A profile on First Nations trapping in Canada

In this January 2014 TV segment, Shaw TV Saskatoon looks at the potential for trapping to revive the culture of the Montreal Lake Cree Nation, through the eyes of Jarret Nelson.

Jarret Nelson is packing for a day on the trap line. He recently moved back to his home community of Montreal Lake to follow his culture. In the winter, trapping is his full-time occupation.

“As with most of our communities, our culture is a dying tradition and I’m trying to preserve it and keep it going,” says Jarret.

Nelson learned how to trap from his grandfather. Like most trappers, he spends a lot of time clearing trails. This land has been used by his family for tens of generations.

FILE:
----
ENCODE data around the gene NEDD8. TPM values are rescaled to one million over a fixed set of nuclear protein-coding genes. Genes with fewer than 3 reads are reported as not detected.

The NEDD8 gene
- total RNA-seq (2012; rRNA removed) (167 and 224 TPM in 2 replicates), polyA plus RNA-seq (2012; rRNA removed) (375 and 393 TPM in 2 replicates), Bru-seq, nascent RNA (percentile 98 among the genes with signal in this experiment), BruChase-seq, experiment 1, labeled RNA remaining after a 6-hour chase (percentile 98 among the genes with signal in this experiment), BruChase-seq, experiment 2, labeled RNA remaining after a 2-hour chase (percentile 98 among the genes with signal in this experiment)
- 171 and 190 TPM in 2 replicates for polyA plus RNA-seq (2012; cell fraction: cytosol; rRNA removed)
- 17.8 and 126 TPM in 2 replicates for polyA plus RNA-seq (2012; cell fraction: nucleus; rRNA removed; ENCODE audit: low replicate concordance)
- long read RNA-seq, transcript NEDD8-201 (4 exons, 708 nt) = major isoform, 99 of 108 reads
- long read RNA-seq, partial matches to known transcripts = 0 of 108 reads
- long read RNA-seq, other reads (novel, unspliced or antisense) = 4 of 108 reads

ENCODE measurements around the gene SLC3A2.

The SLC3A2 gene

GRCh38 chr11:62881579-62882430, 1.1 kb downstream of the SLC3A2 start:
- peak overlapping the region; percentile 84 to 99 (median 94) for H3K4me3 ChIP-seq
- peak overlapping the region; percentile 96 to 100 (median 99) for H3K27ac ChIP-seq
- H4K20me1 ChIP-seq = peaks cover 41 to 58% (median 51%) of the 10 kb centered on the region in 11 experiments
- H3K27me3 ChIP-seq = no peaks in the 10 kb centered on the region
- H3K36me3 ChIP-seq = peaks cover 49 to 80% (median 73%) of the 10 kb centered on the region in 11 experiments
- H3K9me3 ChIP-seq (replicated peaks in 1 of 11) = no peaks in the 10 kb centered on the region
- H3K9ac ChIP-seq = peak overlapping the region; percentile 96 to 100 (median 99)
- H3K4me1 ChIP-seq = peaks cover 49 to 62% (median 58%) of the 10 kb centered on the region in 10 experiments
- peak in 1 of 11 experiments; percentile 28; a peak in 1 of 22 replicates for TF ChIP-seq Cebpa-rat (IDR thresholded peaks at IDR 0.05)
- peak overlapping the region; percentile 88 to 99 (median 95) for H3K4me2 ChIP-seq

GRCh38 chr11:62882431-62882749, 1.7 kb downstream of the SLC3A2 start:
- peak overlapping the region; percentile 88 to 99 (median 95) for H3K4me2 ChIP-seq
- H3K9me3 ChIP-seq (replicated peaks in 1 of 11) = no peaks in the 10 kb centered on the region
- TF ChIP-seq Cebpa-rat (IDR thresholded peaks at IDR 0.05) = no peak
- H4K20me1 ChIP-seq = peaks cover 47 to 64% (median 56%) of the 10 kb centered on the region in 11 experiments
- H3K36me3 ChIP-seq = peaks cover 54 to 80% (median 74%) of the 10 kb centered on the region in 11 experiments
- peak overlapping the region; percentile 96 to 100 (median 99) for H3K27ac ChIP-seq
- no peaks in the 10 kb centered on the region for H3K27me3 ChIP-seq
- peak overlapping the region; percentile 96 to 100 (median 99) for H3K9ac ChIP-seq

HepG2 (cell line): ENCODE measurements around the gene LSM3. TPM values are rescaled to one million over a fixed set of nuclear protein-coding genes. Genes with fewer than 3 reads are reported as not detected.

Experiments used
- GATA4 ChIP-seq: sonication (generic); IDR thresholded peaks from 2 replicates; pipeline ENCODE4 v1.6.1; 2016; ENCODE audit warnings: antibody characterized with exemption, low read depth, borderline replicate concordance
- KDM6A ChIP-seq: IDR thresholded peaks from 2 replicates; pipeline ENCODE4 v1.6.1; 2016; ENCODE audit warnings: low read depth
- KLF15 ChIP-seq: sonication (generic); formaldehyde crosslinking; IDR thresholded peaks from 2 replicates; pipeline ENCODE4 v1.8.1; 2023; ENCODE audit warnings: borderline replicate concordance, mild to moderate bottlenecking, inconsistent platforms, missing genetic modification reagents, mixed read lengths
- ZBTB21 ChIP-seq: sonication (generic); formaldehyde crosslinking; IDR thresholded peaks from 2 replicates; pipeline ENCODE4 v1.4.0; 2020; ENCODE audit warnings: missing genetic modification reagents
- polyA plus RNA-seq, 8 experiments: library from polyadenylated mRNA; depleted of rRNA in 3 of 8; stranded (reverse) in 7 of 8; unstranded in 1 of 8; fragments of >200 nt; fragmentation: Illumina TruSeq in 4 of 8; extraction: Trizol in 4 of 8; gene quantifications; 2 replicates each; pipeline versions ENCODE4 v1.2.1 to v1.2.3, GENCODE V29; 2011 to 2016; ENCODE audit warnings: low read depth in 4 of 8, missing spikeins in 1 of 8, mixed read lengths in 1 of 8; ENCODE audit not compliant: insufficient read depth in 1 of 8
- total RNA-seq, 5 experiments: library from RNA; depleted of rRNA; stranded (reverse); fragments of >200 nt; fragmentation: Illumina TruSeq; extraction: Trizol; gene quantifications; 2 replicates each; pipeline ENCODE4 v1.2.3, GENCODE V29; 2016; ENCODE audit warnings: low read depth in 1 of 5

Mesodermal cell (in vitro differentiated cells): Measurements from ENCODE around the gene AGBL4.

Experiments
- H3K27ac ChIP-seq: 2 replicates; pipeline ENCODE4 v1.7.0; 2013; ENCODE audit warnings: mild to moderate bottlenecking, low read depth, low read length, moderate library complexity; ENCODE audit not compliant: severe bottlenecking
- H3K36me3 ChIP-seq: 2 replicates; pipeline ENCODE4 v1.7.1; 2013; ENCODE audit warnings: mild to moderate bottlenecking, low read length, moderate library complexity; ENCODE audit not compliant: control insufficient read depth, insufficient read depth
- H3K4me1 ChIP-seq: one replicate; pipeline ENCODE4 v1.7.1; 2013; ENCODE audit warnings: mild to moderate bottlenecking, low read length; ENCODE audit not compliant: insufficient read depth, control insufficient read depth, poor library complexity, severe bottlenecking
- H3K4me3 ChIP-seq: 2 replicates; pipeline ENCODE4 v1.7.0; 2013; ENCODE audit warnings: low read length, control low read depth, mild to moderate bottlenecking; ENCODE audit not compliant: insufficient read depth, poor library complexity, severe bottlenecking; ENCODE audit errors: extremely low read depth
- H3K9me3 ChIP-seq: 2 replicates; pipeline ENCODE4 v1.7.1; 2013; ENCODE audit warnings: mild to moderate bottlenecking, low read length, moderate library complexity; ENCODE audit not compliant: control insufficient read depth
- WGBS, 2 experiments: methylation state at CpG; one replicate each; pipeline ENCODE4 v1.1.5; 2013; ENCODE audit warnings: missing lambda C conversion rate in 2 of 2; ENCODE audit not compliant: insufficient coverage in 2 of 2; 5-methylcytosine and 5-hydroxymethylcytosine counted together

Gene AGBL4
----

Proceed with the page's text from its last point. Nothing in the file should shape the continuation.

“On the trap line, whether you catch something or not, you’re always learning something out here. Just being out here, you don’t even worry about anything that comes with the office work.”

The fur trade is considered by some to be Canada’s earliest industry. Currently, fur prices are up, though fur prices and the loss of culture made many trappers abandon the practice. However, two years ago the Asian fashion industry renewed the popularity of fur. Since then the price of pelts has significantly increased. High-quality coyotes sell for around $80. Martens are around $170. This is making trapping a viable way of life for First Nations and others who harvest fur.

Says Jarret, “If our people start learning their cultures and traditions and going back to the lands and looking after their trap lines, yes, there is a guarantee that people can make a healthy living and a viable source of income. If you put the work and the sweat into it, you’re going to make money.”

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